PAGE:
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#33 of 37 Old 12-08-2008, 05:53 PM
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Attachment parenting, to me is about learning and growing together. It's about me learning what my child wants/needs are and doing what I can to meet those wants/needs as much as I can. It's about being present as much as I can, wanting to be with them, nurture them, enchance their lives, live, grow and share with them. When you're dropped into the situation mid-stream, it may take some time to catch up, but as many have explained, it can happen. The only question now is do you want it to?

Ultimately, these children are a part of your finance. Perhaps if you spend some time looking at them as an extension of her, you'll find the love and fondness you have for her can also be extended to them. Parts of what you love about her are parts that have been created because of her love and experience with them. Those same wonderful things you love about her are also very likely, found inside each of her children too.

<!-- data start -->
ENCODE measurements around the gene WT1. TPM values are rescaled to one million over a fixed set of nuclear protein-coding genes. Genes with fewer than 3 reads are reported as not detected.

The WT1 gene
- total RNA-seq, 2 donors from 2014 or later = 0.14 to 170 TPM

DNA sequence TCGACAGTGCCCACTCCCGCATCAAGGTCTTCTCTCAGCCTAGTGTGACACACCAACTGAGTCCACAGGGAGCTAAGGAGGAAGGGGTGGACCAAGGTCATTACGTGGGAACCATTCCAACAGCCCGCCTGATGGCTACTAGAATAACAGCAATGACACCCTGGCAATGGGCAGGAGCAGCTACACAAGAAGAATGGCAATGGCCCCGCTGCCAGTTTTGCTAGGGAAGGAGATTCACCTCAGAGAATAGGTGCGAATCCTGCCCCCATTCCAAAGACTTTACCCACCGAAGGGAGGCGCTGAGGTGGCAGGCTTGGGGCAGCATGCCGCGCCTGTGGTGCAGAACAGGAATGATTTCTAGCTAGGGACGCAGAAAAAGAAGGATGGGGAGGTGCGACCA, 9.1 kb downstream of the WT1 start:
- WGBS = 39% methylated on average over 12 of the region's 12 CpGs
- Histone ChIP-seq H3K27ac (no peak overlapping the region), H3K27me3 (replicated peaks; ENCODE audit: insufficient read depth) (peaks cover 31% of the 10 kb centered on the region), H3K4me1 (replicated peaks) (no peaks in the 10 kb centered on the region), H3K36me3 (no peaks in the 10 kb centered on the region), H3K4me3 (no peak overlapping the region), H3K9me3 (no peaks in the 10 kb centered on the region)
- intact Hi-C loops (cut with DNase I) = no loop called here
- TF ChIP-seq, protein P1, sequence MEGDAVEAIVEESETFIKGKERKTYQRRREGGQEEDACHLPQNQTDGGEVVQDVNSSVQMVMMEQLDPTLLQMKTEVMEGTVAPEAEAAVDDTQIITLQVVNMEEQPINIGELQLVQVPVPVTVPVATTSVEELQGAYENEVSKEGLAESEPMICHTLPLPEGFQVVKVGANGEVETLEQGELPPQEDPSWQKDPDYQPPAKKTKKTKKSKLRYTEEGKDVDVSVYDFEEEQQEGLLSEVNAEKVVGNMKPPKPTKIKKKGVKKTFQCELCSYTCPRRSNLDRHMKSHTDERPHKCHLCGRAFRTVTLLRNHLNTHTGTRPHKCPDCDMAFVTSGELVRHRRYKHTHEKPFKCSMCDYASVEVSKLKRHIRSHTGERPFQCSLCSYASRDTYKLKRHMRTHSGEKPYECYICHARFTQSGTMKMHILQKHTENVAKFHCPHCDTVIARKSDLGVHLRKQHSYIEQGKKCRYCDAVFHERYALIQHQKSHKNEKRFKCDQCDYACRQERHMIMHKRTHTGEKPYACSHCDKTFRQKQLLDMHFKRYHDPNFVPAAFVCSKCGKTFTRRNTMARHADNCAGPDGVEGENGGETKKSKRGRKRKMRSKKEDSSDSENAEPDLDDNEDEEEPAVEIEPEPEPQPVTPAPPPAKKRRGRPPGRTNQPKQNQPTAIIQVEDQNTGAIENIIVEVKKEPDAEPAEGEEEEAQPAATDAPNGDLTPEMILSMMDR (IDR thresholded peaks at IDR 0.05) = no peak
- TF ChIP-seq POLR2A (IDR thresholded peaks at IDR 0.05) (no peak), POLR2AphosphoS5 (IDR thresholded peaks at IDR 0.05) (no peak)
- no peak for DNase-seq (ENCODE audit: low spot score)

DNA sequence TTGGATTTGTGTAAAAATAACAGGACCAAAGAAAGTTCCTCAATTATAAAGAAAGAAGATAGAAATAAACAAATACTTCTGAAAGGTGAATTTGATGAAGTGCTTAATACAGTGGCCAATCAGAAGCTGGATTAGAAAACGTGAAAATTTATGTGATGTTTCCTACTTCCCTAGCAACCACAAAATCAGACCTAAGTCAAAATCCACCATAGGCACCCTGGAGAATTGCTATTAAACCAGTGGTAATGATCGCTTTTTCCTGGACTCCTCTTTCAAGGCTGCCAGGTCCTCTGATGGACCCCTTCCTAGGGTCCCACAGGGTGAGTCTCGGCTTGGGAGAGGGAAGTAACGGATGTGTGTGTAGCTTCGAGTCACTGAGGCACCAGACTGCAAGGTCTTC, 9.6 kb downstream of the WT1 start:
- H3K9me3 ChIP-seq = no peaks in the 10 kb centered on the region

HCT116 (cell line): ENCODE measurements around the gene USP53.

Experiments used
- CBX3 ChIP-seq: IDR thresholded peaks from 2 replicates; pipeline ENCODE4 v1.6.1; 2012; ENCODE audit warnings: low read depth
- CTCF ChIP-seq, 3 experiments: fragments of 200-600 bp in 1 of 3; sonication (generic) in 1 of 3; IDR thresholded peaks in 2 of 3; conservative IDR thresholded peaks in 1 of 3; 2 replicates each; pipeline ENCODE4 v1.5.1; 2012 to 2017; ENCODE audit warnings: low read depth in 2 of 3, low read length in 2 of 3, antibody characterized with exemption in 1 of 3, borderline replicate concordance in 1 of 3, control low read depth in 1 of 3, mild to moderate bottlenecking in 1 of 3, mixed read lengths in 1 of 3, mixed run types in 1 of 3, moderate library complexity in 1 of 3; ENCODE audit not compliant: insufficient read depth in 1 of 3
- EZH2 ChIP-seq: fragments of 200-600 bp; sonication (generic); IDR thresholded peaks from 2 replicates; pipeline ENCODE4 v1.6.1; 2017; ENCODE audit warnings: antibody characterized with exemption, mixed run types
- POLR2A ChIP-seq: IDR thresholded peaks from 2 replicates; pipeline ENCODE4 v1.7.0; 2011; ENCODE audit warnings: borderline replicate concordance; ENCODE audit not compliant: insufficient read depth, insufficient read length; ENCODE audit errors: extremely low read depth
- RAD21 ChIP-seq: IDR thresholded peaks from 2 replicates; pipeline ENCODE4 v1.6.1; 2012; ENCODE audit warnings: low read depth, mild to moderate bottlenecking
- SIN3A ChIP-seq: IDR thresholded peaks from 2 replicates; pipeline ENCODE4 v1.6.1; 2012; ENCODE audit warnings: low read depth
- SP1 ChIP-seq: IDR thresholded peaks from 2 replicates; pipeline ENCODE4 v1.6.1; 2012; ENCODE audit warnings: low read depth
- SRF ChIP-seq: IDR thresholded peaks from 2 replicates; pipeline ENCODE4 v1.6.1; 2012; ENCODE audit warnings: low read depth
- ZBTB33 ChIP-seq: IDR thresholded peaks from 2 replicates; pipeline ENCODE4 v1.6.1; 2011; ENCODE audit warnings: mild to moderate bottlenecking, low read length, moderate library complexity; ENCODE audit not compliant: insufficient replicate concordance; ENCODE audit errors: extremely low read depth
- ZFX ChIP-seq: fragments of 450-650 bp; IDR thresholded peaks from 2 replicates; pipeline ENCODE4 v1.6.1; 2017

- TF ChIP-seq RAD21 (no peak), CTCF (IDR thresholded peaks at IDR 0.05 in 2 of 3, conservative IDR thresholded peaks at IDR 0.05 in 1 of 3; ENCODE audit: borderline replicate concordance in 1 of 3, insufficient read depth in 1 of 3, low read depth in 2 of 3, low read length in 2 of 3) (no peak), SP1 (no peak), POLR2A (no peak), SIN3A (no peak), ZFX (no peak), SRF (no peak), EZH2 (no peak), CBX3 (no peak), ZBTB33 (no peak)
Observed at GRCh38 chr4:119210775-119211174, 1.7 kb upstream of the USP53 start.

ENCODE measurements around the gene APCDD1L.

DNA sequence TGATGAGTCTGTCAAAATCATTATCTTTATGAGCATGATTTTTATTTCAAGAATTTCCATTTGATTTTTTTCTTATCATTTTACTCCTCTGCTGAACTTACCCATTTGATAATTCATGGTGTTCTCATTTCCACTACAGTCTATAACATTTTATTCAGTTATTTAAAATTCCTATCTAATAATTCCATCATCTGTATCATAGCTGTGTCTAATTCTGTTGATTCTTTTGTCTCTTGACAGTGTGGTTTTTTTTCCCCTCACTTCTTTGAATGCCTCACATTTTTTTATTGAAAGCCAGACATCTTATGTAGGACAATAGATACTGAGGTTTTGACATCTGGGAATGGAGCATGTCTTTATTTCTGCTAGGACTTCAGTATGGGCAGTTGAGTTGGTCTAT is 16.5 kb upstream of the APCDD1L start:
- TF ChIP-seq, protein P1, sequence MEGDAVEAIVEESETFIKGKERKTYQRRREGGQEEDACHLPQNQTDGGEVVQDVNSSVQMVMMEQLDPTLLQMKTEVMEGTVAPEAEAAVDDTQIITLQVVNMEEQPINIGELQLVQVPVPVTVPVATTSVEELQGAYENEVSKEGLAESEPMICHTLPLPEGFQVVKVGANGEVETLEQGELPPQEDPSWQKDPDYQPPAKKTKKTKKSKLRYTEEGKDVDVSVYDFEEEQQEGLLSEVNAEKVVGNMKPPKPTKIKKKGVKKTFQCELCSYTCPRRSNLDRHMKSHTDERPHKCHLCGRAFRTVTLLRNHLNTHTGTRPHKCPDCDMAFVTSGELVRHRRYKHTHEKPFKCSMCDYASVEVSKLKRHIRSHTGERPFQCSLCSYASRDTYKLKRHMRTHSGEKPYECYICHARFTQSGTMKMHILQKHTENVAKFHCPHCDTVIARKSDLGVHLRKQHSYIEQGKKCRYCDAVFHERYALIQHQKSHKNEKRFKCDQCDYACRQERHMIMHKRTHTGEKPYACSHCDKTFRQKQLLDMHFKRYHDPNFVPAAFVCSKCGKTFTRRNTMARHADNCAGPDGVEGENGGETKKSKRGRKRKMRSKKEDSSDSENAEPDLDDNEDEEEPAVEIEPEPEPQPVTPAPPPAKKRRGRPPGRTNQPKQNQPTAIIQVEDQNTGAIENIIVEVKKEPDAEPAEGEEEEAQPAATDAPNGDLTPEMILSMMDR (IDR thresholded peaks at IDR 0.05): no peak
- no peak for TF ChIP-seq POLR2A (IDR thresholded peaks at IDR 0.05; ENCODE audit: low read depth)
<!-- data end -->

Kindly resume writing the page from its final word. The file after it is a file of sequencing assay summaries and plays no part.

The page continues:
I wish you all well along this journey.
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#34 of 37 Old 12-10-2008, 04:07 PM
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I just finished reading "Ex-Etiquette for Parents: Good Behavior After a Divorce or Separation" by Jann Blackstone-Ford, M.A. & Sharyl Jupe. While all of it might not be applicable, it is certainly full of very practical advice for every adult in a "blended" family situation. What I like is that both voices are present in the book - the mom's voice is there (Sharyl Jupe) as is the bonus-mom's (Jann Blackstone). I appreciate their wisdom as people who have been there, done that, and survived to tell the tale.

Having read many, many books about divorce, step-parenting, co-parenting, blended family, etc., this is by far one of the easiest to read and easiest to apply. The fact that it doesn't read like a lecture but more like some advice from a trusted friend is definitely a plus as well.

Good luck with your foray into this new adventure!

Dissertating wife of Mr. Amazing Man, mother to Boo Bear ( ) Captain Knuckle (13), and The Professor (5). Expecting Penelope Rose 5/10/2010 via planned c/s.
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#35 of 37 Old 12-10-2008, 07:47 PM